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An Overlooked Perspective of LGBT Refugee Support

『International Development Journal』 2019 December edition

LGBT (lesbian, gay, bisexual, and transgender) individuals are a well-known sexual minority group. In Africa, their exposure to discrimination and persecution is particularly acute. Many countries have imposed jail and death sentences for homosexual activities, and many have fled their countries and become refugees. What role should Japan’s aid stakeholders play in this issue, something that has been overlooked in conventional development cooperation?

“You are no longer my son.”

“When I was in a boarding school, I was spotted with my boyfriend. I was beaten and expelled from school. This story passed back to my hometown, and my neighbors came to my home. My father cried and said, ‘You are no longer my son. I do not want to see you anymore.’”
This 19-year-old gay man fled from Uganda to Malawi. He now lives in a shelter provided by the Munakata Foundation as part of support for sexual minorities. Nearly ten people, including him, live in the shelter. They are “LGBT refugees” who have been persecuted and fled to Malawi from neighboring countries.
There are many sexual minorities in the world, represented by people called LGBT. According to a survey conducted by Dentsu Diversity Lab in Japan in 2015, sexual minorities account for 7.6% of the population, which is about the same percentage as left-handed people. However, as discrimination against sexual minorities persists not only in Uganda but worldwide, including Japan, they live in fear of revealing their sexual orientation.

The root of persecution is the “sodomy law”

Nevertheless, the environment surrounding the world’s sexual minorities has been improving gradually since the beginning of the 2000s. Gay marriage was legalized in the Netherlands in December 2000, and many European countries have subsequently followed suit. Knowledge of sexual minorities in society has deepened compared to the past.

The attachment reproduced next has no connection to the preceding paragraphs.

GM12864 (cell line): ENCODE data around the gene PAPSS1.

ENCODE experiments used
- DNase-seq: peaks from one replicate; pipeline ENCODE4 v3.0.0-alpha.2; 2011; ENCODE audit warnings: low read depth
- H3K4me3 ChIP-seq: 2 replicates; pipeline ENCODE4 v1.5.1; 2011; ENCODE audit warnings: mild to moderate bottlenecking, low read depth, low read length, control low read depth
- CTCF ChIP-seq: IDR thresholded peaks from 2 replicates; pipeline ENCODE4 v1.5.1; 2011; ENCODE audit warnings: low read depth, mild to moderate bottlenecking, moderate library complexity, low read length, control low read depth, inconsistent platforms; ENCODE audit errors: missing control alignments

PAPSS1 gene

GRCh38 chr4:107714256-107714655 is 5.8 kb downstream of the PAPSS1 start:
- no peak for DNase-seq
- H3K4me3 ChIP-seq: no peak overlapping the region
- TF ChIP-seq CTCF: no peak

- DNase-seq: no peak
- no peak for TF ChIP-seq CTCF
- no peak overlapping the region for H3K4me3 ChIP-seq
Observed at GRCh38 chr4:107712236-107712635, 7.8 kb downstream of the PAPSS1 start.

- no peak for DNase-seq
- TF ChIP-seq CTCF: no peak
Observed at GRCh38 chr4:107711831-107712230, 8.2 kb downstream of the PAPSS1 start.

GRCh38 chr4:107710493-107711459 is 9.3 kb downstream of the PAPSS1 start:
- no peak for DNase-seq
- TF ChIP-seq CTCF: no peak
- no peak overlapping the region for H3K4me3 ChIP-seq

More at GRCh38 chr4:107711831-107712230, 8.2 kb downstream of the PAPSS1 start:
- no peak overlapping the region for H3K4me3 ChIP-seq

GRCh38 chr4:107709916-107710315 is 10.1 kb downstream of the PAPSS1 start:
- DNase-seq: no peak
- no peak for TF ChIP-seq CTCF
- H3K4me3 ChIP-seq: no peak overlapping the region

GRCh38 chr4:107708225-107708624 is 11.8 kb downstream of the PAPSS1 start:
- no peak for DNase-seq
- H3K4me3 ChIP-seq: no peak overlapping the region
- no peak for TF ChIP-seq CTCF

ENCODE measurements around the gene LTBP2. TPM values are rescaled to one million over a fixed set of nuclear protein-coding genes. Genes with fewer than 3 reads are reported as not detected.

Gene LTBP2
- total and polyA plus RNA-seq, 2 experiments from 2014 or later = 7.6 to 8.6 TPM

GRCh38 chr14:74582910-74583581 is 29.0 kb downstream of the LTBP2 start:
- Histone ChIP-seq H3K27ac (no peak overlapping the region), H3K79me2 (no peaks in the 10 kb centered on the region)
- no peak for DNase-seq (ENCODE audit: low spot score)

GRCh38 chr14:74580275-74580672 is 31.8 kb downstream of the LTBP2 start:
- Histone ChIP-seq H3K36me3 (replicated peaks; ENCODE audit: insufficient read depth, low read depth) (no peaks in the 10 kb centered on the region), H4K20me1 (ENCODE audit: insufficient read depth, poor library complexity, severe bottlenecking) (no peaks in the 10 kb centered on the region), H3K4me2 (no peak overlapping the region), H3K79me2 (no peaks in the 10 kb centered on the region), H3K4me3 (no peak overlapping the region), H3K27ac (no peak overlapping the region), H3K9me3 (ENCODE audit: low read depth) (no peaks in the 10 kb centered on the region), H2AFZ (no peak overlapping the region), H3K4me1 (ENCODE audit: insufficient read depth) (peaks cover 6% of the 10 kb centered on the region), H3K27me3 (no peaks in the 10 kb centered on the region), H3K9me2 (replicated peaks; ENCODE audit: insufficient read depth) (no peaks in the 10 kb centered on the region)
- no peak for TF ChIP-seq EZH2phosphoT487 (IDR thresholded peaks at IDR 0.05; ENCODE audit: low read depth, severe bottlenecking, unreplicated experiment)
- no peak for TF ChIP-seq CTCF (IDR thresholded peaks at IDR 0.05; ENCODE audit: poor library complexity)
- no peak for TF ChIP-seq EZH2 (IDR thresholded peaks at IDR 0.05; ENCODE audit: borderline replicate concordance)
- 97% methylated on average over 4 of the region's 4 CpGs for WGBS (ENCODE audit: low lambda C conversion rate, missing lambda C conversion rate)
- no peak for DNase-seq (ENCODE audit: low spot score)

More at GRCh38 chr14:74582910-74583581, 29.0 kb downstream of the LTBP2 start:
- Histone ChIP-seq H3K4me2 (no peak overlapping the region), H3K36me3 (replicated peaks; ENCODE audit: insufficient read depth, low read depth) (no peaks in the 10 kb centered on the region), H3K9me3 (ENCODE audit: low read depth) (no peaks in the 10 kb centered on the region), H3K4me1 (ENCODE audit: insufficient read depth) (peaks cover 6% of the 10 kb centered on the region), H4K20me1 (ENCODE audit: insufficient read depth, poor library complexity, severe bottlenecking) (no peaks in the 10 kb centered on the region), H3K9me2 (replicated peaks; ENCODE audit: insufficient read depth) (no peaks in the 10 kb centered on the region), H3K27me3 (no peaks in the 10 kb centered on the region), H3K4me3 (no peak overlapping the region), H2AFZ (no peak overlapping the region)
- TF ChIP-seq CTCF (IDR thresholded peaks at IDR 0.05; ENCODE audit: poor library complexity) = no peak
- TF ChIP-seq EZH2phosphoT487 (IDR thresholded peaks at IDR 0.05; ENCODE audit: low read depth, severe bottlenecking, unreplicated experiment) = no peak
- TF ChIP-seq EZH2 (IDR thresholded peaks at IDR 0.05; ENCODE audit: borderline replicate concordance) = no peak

On the other hand, many countries in the Middle East and Africa continue to legally discriminate and persecute sexual minorities. A global map on sexual orientation (as of August 2018) created by Nijiiro Diversity, a consulting business that aims to create workplaces where sexual minorities can easily work, shows that homosexuals in eight countries, including Iran, Saudi Arabia, and Sudan, have been sentenced to death for homosexual activity and have been sentenced to jail in numerous other African countries.
Many African nations have a strict attitude toward sexual minorities because of “sodomy laws” introduced by colonial powers that have not been repealed. It is a law that stipulates that certain sexual acts, such as homosexual acts, are crimes. At present, many European countries have abolished the law prohibiting homosexuality in the interest of human rights, but countries such as Malawi, Kenya, and Uganda still apply the law established by the United Kingdom.
In Kenya, a local LGBT group filed a lawsuit to overturn the sodomy law but lost in May 2019. In October 2019 in Uganda, the government announced legislation named “Kill the Gays.” The situation continues to deteriorate.

UNHCR encourages the resettlement of LGBT refugees

While the situation is unlikely to improve, the Munakata Foundation and Rainbow Refugee Connection Japan (RRCJ) continue to provide outreach to LGBT refugees. RRCJ provides financial assistance for resettlement of LGBT refugees evacuating to the Kenyan capital, Nairobi, and Kakuma refugee camp in northwest Kenya. They also advise the United Nations High Commissioner for Refugees (UNHCR) on refugee status.